At his age, options might be a little bit limited.

Last edited by Dave Davidson1; 01/19/16 06:27 AM.

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Originally Posted By: Rainman
Conner, if your goal is a "considerable number" of 7" GSF, I'd suggest as much forage as you can and managing more toward a food fish grow-out plan. It might be very difficult to grow GSF to large sizes in large numbers.

Growing large GSF and using LMB to limit GSF survival only the best of the best of the best will mean few GSF in the pond.

As I mentioned earlier, I've never been asked to help manage for large GSF, but the first thing that comes to mind is that a large 7"+ GSF can be eaten pretty easily by a 14-16" LMB because GSF have a much more fusiform body than a large Bluegill. If a predator is used to aggressively control GSF offspring, the predator will have to have a maximum gape smaller than a midsized GSF.


So do you think HSB might be a better match for Connor's GSF?

Last edited by Dave Davidson1; 01/19/16 06:28 AM.

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Though I genuinely appreciate your consideration Dave, at this point I'm fortunate enough to be able to say that resources (financial or time-related) are not going to be a hindrance for this project like they would've been in 2011-2012. It is true that I would prefer a management strategy that is more time consuming than costly, but I don't want to rule out other options simply because of their cost. I would like to hear all possible routes to my goal, and I feel that this forum is the best environment available in which my passion for fishing and pond management can grow.

Last edited by Dave Davidson1; 01/19/16 06:28 AM.
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So what I'm inferring from your strategy Rainman is that I'll have to bass fish a lot? I think I could endure such a chore...

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Hey Connor, you've grown some. You impressed me and others in the past. I think you will do well.

When I said options I meant that you most likely didn't have the $$$$$ that a lot of us older guys can throw at a pond.

Think of it this way. Predators and prey always have to be in balance. And that is the challenge that we all face. The GSF only spawn annually as versus other sunfish like bluegills that have multiple(rolling) spawns. The stuff like larvae, small frogs, etc will carry them just so far. They need groceries and the highly prolific shad will certainly supply that if the GSF can find them in a 1.5 acre pond.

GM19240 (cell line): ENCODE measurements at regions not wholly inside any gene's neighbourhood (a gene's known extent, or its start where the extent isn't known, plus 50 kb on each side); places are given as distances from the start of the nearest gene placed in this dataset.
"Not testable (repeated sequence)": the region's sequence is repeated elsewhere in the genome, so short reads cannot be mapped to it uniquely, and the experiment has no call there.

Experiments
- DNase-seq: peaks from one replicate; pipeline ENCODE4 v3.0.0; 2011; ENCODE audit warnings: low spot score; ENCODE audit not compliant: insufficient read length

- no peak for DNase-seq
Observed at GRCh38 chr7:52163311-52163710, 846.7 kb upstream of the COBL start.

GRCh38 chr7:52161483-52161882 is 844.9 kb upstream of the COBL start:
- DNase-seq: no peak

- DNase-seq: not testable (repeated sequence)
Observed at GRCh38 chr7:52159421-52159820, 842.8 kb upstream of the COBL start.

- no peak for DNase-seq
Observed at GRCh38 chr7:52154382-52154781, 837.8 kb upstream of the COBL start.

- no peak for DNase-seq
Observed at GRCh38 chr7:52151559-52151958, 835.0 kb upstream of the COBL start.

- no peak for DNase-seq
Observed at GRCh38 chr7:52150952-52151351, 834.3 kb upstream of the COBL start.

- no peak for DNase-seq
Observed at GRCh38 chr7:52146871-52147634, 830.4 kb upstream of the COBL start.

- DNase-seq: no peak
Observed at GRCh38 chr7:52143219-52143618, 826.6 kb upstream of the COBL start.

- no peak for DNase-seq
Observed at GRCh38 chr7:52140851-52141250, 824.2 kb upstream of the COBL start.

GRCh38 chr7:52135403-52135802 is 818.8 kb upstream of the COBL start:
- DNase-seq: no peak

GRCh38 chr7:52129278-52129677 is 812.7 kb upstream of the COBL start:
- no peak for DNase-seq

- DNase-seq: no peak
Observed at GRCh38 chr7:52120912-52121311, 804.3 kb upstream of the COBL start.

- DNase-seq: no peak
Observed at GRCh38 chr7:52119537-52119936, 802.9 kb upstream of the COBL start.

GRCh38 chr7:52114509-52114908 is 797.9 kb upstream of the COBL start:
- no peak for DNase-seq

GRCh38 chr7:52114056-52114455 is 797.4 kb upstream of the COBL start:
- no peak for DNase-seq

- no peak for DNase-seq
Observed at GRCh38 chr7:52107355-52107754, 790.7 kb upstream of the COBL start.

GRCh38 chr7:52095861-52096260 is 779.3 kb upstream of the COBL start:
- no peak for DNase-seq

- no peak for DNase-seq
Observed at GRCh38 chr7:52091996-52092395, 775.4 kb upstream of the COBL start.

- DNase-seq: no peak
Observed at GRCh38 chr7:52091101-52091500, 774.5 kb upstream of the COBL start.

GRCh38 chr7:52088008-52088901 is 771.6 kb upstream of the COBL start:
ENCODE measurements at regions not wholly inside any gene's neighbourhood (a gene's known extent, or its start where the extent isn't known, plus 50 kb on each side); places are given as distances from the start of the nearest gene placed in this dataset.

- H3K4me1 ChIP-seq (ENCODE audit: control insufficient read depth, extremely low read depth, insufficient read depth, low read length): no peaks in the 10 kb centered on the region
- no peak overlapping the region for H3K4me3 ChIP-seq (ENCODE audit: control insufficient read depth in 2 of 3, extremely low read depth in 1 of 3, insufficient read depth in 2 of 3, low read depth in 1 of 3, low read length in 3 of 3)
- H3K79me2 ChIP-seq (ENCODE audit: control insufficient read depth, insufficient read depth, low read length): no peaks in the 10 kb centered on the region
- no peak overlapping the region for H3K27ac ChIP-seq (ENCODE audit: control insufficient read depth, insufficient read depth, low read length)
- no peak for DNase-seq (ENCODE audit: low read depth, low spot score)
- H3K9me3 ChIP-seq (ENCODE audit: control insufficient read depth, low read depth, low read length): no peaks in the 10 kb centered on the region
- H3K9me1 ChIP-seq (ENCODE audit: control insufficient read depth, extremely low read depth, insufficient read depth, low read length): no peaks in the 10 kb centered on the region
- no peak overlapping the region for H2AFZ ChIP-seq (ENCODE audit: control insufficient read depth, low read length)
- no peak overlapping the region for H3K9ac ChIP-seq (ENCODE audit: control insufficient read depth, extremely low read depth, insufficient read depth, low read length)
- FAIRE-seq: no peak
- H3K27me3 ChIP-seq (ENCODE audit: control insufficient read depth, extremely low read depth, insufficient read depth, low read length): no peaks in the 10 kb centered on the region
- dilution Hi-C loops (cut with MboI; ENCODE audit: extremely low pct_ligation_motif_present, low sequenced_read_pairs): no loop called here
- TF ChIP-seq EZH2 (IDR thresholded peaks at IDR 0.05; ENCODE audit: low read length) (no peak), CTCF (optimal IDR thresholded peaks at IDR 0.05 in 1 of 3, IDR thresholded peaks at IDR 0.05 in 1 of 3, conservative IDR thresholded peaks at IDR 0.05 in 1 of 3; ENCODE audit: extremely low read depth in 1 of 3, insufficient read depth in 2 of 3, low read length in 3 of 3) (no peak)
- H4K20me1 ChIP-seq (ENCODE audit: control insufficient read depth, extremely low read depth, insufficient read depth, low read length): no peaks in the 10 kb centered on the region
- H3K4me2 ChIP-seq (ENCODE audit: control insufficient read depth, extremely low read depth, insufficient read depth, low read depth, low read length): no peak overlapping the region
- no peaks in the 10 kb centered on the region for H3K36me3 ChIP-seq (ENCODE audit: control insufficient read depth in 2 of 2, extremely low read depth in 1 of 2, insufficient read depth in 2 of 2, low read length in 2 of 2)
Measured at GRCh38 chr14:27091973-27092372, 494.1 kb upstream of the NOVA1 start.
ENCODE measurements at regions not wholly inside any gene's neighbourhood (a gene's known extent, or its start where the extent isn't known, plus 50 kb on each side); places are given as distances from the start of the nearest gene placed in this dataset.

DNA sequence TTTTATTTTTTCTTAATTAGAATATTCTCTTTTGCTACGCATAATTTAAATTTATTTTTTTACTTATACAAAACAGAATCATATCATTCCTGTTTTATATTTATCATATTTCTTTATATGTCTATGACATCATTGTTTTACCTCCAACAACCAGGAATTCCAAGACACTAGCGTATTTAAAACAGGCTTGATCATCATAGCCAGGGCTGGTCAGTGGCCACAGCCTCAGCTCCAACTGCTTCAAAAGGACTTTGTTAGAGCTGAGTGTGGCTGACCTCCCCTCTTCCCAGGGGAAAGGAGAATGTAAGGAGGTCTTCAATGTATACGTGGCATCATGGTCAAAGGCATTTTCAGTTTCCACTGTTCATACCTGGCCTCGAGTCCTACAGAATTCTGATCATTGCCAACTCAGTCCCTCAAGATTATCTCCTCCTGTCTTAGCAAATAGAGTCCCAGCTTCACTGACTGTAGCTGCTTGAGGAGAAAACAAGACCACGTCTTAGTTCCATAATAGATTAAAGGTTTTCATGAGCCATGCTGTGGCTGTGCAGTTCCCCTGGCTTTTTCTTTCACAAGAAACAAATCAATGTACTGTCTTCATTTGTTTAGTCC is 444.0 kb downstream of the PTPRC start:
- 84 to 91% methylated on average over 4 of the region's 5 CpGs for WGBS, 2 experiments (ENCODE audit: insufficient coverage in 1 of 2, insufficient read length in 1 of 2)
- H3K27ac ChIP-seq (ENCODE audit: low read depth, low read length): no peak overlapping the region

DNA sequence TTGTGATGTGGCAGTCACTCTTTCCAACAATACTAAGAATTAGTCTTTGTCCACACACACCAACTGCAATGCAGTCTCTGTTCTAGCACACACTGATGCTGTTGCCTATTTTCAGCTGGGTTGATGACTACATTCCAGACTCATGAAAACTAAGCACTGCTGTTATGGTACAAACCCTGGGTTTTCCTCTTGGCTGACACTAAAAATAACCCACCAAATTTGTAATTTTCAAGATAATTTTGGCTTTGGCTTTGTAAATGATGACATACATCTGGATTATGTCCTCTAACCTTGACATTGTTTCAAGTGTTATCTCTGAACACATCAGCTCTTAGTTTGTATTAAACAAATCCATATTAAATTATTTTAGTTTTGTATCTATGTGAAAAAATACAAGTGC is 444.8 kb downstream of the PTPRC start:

However, if we have a nasty winter, the threadfins will die off when the water temp hits about 45 degrees. The pellets will really help but they will still need more natural food. Since they will only spawn annually, their young won't make much of a meal in 1.5 acres.

I would add some bluegills if I could and maybe some more green sunfish. You have a lot of water to fill and bluegills will do a better job than the greenies. If resources are available, I would, at this time, add about 1,000 bluegills and 10 pounds of fathead minnows.

I wouldn't mess with bass yet. You don't have enough to feed them.

Last edited by Dave Davidson1; 01/19/16 06:29 AM.

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Alright, what size bluegill do you recommend? Can I start feeding ASAP? If so, what feed? I was thinking aquamax carnivore @ 41% protein. I'm almost certain that the catfish feed at the local feedstore is 18% protein, a long ways off from what I think I'll be needing.

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2 inch bluegills ought to work and BG do just fine on catfish feed. The trick is to find out what makes up the protein. Some brands make high protein food but use questionable ingredients that really aren't all that good for the fish. I've never had a problem with anything that Purina makes but right now they seem to have a supply problem.

Some here like the stuff that Tractor Supply sells. I personally haven't tried it but I expect that it's OK.

BG do just fine on 32% protein but do better on the 41%.

Yeah, you can start feeding ASAP. However, with that amount of GSF scattered over 1.5 acres, it might take a while for enough of them to find it. Don't get discouraged if they aren't where you want them to be.

Last edited by Dave Davidson1; 01/19/16 06:30 AM.

It's not about the fish. It's about the pond. Take care of the pond and the fish will be fine. PB subscriber since before it was in color.

Without a sense of urgency, Nothing ever gets done.

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Originally Posted By: Bill D.
Originally Posted By: Rainman
Conner, if your goal is a "considerable number" of 7" GSF, I'd suggest as much forage as you can and managing more toward a food fish grow-out plan. It might be very difficult to grow GSF to large sizes in large numbers.

Growing large GSF and using LMB to limit GSF survival only the best of the best of the best will mean few GSF in the pond.